Conversely, General Motors argues that the word “reopening” in the safe harbor provision refers to the reopening of a particular line-make, i.e. Chevrolet, rather than a reopening of the actual dealer that “has been closed or sold.” General Motors states that because it reopened the Chevrolet line-make in Beckley within the temporal (two years) and geographic (within four miles of Lewis Automotive) requirements set forth in W.Va.Code § 17A–6A–12(4), it may avail itself of the safe harbor provision.

Further, General Motors asserts that the phrase “has been closed” contained in W.Va.Code § 17A–6A–12(4) supports its contention that the safe harbor provision does not require an association between the previous dealer and the dealer reopening the line-make. General Motors states that there is no reason that a dealer that “has been closed,” whether it be for poor performance or for a violation of a dealership obligation, would be expected to have any association with the subsequent dealer that is appointed to reopen and replace that dealer. Therefore, General Motors argues that King Coal's position that the safe harbor provision requires an association between the previous dealer and the dealer “reopening” the line-make is misplaced and not supported by the plain language of the statute.

We agree with General Motors and find that its interpretation of W.Va.Code § 17A–6A–12(4) is consistent with the plain language of the statute, and with the general purpose of W.Va.Code § 17A–6A–12. The plain language of the safe harbor provision does not require an association between the dealer that has been closed or sold and the dealer “reopening” the line-make. Had the Legislature intended that W.Va.Code § 17A–6A–12(4) only apply when such an association was present, it could have explicitly stated this requirement in the statute.

Further, the reference to a dealership that “has been closed” in the safe harbor provision demonstrates the Legislature's recognition that there are circumstances, distinct from the sale of a dealership, which will result in the closing of a dealership. The Motor Vehicle Dealers Act provides circumstances, including criminal conduct, fraudulent conduct, the revocation of a license, and bankruptcy, in which a manufacturer can lawfully close a dealer on an expedited basis. See W.Va.Code § 17A–6A–7(c).10 The Act allows a manufacturer to replace a terminated dealer after the termination takes effect. See W.Va.Code § 17A–6A–7(f).11 Considering the language of W.Va.Code § 17A–6A–7 in conjunction with the “has been closed” language in W.Va.Code § 17A–6A–12(4), the Motor Vehicle Dealers Act clearly contemplates a scenario in which a dealer will be closed and a manufacturer will need to replace that dealer to reopen its line-make in a particular marketplace. The safe harbor provision allows a manufacturer to “reopen” a line-make with a new dealer if it meets the temporal (within two years of the previous dealer closing) and geographic (within four miles of the previous dealer's location) requirements set forth in the statute. It would not make sense for the Legislature to require privity between a dealer whose dealer agreement was terminated for criminal activity, fraudulent conduct or bankruptcy, and the subsequent dealer reopening the line-make.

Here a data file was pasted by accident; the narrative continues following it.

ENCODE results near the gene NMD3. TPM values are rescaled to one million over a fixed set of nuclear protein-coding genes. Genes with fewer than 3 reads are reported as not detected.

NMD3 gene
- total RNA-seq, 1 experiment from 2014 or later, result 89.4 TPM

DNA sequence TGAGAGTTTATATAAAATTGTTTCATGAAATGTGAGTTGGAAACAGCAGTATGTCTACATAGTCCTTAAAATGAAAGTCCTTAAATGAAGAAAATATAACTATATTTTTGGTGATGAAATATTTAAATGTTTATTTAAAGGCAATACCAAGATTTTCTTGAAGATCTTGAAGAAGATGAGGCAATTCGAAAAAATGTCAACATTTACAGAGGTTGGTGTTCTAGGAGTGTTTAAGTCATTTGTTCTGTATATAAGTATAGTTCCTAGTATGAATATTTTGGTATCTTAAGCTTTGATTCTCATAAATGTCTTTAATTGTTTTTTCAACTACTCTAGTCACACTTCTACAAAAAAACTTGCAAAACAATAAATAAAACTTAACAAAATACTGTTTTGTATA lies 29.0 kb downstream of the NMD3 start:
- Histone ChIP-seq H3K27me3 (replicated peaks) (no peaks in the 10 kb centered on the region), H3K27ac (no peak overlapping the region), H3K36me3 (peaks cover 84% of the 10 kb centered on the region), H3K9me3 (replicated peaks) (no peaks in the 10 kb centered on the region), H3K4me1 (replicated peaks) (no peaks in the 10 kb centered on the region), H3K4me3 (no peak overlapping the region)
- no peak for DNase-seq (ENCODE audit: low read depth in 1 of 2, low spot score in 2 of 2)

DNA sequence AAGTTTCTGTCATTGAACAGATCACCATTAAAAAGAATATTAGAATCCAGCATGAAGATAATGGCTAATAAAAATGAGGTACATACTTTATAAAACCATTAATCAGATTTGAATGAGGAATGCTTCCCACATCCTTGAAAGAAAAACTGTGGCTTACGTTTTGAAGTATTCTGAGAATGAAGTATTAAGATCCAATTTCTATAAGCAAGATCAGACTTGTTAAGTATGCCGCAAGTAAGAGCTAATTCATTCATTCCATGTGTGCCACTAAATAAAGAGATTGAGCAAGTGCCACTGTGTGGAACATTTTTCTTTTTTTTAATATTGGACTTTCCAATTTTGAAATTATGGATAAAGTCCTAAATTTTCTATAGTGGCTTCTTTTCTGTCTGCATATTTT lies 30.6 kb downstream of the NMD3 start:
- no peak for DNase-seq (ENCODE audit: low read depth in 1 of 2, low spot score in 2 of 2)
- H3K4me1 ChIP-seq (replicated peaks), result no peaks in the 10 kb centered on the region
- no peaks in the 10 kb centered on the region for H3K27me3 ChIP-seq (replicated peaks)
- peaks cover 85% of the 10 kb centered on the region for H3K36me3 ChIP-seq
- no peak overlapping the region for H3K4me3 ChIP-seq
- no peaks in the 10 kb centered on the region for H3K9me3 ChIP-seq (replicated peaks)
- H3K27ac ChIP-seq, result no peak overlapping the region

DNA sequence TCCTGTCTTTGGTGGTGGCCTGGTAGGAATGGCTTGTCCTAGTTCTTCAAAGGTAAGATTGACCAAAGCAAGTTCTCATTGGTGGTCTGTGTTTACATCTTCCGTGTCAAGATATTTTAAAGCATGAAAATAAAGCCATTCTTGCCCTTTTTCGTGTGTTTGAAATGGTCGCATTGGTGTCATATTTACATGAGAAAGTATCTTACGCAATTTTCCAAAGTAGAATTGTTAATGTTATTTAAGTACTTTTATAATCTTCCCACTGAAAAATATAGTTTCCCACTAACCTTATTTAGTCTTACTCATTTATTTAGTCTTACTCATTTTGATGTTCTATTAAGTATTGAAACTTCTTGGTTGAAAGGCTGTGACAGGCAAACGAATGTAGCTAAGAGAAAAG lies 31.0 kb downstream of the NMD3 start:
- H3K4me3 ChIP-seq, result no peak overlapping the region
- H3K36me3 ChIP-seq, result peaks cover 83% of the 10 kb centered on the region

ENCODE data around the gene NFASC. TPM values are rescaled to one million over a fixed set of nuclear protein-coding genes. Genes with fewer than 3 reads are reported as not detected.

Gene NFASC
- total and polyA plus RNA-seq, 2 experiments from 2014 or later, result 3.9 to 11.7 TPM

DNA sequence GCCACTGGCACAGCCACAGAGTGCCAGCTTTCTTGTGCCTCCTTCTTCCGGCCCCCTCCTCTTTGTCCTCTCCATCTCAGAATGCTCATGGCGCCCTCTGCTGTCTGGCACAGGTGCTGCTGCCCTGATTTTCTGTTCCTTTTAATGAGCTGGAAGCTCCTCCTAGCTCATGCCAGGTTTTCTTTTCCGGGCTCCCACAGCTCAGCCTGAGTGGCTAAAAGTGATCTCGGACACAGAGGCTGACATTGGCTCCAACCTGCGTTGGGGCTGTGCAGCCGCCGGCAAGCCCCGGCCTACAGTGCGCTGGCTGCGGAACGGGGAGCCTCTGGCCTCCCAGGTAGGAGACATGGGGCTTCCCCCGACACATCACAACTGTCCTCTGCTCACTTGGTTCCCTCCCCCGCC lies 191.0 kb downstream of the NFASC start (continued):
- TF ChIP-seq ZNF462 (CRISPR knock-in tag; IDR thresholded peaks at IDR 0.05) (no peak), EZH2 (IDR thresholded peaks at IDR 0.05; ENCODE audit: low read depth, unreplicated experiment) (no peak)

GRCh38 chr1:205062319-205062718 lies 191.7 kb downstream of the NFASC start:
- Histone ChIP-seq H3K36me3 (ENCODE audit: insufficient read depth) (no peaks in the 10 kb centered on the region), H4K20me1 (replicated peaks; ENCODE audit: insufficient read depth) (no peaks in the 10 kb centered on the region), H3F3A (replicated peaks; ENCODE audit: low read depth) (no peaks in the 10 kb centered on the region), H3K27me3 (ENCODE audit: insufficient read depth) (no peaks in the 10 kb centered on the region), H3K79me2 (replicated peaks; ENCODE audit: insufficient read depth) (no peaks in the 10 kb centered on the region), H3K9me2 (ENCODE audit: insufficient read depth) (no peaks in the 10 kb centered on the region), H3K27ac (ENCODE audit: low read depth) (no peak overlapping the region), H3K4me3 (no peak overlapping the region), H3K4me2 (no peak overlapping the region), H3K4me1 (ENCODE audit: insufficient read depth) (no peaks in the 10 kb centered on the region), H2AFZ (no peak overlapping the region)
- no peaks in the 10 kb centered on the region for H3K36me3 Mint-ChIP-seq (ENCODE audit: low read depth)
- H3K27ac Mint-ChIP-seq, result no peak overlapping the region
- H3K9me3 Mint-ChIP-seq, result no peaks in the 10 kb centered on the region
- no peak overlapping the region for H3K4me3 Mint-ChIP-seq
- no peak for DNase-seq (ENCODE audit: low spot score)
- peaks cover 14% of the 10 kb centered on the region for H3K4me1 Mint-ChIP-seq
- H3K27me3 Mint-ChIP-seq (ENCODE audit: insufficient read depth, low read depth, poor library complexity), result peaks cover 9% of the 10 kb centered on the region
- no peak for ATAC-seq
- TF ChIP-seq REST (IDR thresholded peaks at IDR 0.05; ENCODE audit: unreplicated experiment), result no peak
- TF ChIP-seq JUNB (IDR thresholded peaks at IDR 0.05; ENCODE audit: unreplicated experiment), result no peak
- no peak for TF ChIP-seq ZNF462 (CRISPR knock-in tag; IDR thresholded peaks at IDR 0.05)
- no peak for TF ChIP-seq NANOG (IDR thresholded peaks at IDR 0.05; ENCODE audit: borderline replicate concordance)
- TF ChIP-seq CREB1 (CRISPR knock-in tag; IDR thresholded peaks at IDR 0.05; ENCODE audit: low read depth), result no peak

Additionally, General Motors' argument that the safe harbor provision does not require an association between the previous dealer and the dealer “reopening” a manufacturer's line-make is supported by W.Va.Code § 17A–6A–12(1). This statute addresses the notice requirements when there is an association between a closed dealer and its buyer or transferee. W.Va.Code § 17A–6A–12(1) states:

As used in this section, “relocate” and “relocation” do not include the relocation of a new motor vehicle dealer within four miles of its established place of business or an existing new motor vehicle dealer sells or transfers the dealership to a new owner and the successor new motor vehicle dealership owner relocates to a location within four miles of the seller's last open new motor vehicle dealership location. The relocation of a new motor vehicle dealer to a site within the area of sales responsibility assigned to that dealer by the manufacturing branch or distributor may not be within six air miles of another dealer of the same line-make.